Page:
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Silvanus

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Somehow these neo-Nazis have restraint enough not to cover themselves in SS iconography, unlike their AFU counterparts. Meanwhile, you favor giving billions of dollars of heavy weaponry and other support to the Nazis that haven't shown such restraint.
Images abound of Wagner personnel adorning themselves in explicit Nazi iconography (including their co-founder). Several of which have already been posted.

Meanwhile, the neo-Nazi elements within the AFU-- such as Azov-- are a tiny fraction of the size of Wagner, and aren't deployed in aggressive overseas conflicts like Wagner is.

You're laundering the reputation of neo-Nazis because its convenient.
 
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Seanchaidh

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It might well supply Crimea with water.

However, the more immediate concern for Russia is that they are expecting a Ukrainian counteroffensive, and this is an obvious measure to take to impede a potential offensive in the region.
Is it actually? Or does that just sound kind of plausible if you don't think about it much?

If I'm going to blow a dam to impede an offensive, I'd probably want to do it while that offensive is going on instead of before, otherwise it's not much of an impediment. Potentially the opposite, in fact. The later it happens, the better, from a defensive point of view. Drainage is a thing, after all.

Let's also not forget that Ukraine previously blocked water supplies to Crimea after 2014, and it's not like Crimeans died of thirst (their crops, however, fared much less well).
Indeed, though partially that was due to relatively costly imports from Russia.
 

Thaluikhain

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Is it actually? Or does that just sound kind of plausible if you don't think about it much?

If I'm going to blow a dam to impede an offensive, I'd probably want to do it while that offensive is going on instead of before, otherwise it's not much of an impediment. Potentially the opposite, in fact. The later it happens, the better, from a defensive point of view. Drainage is a thing, after all.
Depends, UK doctrine in the 80s (in preparation for an attack by the Soviets, oddly enough) stressed obstacles being created well in advance, not to stop an ongoing attack, but to encourage a future attack to go by another route.
 

Silvanus

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🤣

wow. have a mirror.
Except for the fact I've openly acknowledged the neo-Nazi nature of battalions like Azov-- while also recognising they're minuscule in comparison with Wagner, and not deployed in 5-6 conflicts overseas.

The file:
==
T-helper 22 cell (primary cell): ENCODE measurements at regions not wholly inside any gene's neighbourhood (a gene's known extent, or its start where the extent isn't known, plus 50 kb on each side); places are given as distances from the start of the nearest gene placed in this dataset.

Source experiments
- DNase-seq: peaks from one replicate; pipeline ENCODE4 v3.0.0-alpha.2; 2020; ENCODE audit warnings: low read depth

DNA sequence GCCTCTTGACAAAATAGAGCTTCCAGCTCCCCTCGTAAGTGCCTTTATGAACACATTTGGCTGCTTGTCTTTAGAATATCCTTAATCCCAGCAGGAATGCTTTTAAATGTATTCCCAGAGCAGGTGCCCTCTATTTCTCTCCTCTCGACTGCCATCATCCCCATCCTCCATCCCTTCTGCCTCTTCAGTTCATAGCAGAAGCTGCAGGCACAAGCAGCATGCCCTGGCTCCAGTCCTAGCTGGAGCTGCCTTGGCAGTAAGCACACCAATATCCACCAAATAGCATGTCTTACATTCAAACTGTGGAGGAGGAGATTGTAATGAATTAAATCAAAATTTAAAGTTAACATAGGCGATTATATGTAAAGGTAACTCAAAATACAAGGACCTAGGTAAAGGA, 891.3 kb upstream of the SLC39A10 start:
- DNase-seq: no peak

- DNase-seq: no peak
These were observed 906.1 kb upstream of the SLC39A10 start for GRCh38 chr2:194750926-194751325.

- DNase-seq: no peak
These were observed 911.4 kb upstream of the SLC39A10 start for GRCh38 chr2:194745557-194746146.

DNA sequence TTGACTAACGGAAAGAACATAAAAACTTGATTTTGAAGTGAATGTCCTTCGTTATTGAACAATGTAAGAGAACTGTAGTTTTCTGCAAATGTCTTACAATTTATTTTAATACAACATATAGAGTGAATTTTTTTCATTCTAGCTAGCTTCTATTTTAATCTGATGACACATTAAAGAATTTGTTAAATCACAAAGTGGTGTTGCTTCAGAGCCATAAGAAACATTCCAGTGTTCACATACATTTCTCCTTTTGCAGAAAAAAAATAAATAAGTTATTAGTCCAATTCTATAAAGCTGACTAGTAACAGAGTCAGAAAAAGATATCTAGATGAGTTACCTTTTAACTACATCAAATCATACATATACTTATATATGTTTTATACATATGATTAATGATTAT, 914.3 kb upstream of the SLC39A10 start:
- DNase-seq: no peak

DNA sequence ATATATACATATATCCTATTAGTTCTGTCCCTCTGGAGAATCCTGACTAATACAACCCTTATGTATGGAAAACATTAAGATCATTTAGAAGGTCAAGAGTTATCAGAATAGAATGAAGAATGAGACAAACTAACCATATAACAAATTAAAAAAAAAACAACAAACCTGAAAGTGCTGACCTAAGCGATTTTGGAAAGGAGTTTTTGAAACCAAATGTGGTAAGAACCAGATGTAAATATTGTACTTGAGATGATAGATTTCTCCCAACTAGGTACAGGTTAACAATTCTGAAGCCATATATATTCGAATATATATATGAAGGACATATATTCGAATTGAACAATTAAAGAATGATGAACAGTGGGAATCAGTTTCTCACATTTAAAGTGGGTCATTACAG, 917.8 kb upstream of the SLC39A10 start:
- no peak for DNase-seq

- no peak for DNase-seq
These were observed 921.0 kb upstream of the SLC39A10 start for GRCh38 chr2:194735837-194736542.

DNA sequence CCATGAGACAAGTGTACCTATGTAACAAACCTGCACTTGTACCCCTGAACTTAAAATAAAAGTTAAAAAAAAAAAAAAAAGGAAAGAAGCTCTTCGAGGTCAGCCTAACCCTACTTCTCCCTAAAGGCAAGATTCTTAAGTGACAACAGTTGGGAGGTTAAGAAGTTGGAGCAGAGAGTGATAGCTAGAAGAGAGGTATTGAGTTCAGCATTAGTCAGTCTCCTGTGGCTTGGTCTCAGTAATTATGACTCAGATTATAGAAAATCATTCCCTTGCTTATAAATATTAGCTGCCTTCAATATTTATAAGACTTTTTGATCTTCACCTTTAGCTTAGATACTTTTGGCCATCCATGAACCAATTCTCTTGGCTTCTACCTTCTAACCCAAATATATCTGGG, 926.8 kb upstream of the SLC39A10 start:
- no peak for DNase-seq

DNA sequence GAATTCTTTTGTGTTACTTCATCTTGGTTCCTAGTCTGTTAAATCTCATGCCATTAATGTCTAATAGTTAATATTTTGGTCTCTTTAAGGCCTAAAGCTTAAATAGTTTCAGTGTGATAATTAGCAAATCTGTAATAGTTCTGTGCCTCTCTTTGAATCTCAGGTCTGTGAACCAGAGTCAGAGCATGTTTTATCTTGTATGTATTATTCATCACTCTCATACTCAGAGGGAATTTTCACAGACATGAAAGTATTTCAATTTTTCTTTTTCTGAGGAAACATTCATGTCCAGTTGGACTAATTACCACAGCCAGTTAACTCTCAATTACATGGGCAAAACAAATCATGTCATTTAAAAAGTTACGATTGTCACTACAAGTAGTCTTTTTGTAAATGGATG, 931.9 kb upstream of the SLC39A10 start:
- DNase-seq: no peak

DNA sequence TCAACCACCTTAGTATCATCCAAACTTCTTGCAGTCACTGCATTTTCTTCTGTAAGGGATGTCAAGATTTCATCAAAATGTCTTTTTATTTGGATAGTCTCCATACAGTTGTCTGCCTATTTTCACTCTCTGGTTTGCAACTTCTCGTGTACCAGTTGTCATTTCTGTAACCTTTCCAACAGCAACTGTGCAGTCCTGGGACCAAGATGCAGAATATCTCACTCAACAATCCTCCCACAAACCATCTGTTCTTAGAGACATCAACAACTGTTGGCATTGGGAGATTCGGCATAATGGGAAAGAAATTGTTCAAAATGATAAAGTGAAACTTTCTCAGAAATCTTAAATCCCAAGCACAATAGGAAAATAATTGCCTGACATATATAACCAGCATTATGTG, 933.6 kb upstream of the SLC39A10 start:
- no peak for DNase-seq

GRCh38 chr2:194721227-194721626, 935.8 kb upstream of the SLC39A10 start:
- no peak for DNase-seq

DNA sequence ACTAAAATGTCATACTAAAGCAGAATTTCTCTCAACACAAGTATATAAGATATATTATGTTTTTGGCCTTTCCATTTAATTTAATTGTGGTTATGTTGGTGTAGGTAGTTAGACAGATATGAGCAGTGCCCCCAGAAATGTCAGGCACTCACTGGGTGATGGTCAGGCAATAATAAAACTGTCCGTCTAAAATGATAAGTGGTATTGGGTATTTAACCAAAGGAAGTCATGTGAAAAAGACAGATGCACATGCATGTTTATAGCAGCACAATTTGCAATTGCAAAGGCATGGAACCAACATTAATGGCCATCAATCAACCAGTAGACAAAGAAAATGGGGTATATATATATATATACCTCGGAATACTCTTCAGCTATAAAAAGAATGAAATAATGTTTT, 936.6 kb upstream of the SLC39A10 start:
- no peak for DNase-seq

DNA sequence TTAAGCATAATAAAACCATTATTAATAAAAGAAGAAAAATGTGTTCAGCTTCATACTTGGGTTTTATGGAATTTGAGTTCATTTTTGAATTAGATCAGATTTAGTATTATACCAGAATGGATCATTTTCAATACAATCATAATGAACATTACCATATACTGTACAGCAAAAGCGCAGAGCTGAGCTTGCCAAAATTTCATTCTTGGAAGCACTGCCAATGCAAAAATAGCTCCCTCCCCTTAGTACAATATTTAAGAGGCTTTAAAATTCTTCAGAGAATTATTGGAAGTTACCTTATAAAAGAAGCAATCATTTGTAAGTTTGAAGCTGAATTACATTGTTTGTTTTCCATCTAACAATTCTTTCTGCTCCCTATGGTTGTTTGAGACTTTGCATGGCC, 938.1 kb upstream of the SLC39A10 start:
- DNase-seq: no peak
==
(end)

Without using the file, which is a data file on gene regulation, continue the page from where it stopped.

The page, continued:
Whereas you've repeatedly denied the neo-Nazi nature of Wagner.

If I'm going to blow a dam to impede an offensive, I'd probably want to do it while that offensive is going on instead of before, otherwise it's not much of an impediment.
The Russians themselves are saying the counteroffensive is already underway.
 
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Ag3ma

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Is it actually? Or does that just sound kind of plausible if you don't think about it much?
I think the issue is that it sounds plausible even when something thinks about it a lot. Even the most amateur student of warfare will have surely noticed the usefulness and extremely common tactic blowing up bridges to prevent travel (the dam is, of course, also a bridge). Flooding terrain to block passage is a little rarer for obvious reasons as it's often hard to accomplish, but also a well established principle (the Netherlands employed it).

If I'm going to blow a dam to impede an offensive, I'd probably want to do it while that offensive is going on instead of before, otherwise it's not much of an impediment. Potentially the opposite, in fact. The later it happens, the better, from a defensive point of view. Drainage is a thing, after all.
Another general principle is blow shit up whilst you can, because wait too long and you mind find someone's started the attack and disabled your explosives before you set them off. Whole battles and campaigns have turned on whether people managed to blow up a bridge or not.
 
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Silvanus

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Dalisclock

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Washington Post is reporting that a European intelligence agency saw (and then shared with the CIA and German intelligence) a plan drafted in June 2022 for a Ukrainian attack on the Nord Stream 2 pipeline.
We know the Ukrainians would want to do for obvious reasons.

Of course, the question remains: Did they? Which we still don't know. Hell, IIRC, the Russians blamed "Anglo-Saxons" which I can only assume means the UK unless somehow they think the Vikings were invovled.
 

davidmc1158

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We know the Ukrainians would want to do for obvious reasons.

Of course, the question remains: Did they? Which we still don't know. Hell, IIRC, the Russians blamed "Anglo-Saxons" which I can only assume means the UK unless somehow they think the Vikings were invovled.
Oh come on. Go full conspiracy theory on this one. It WAS Viking mercenaries which are used by the UK government for covert ops, recruit through their time-traveling program obtained by the British government from the alien tech they found in the UFO buried at Stonehenge. I mean, c'mon, it's just so blatantly obvious!
 
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Thaluikhain

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We know the Ukrainians would want to do for obvious reasons.

Of course, the question remains: Did they? Which we still don't know. Hell, IIRC, the Russians blamed "Anglo-Saxons" which I can only assume means the UK unless somehow they think the Vikings were invovled.
Well, although it's a simplification to say that the Vikings and the Anglo-Saxons were wholly separate groups, they weren't the same. But then, in 1066 the Normans took over from the Anglo-Saxons anyway.